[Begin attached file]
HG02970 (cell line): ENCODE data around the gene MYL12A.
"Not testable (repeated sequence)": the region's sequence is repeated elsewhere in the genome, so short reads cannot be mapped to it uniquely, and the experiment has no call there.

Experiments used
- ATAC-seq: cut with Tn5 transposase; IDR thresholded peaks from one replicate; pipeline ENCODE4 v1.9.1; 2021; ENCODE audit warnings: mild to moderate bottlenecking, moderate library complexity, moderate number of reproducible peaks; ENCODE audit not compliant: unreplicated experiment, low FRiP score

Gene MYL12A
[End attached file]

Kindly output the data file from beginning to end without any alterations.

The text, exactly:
HG02970 (cell line): ENCODE data around the gene MYL12A.
"Not testable (repeated sequence)": the region's sequence is repeated elsewhere in the genome, so short reads cannot be mapped to it uniquely, and the experiment has no call there.

Experiments used
- ATAC-seq: cut with Tn5 transposase; IDR thresholded peaks from one replicate; pipeline ENCODE4 v1.9.1; 2021; ENCODE audit warnings: mild to moderate bottlenecking, moderate library complexity, moderate number of reproducible peaks; ENCODE audit not compliant: unreplicated experiment, low FRiP score

Gene MYL12A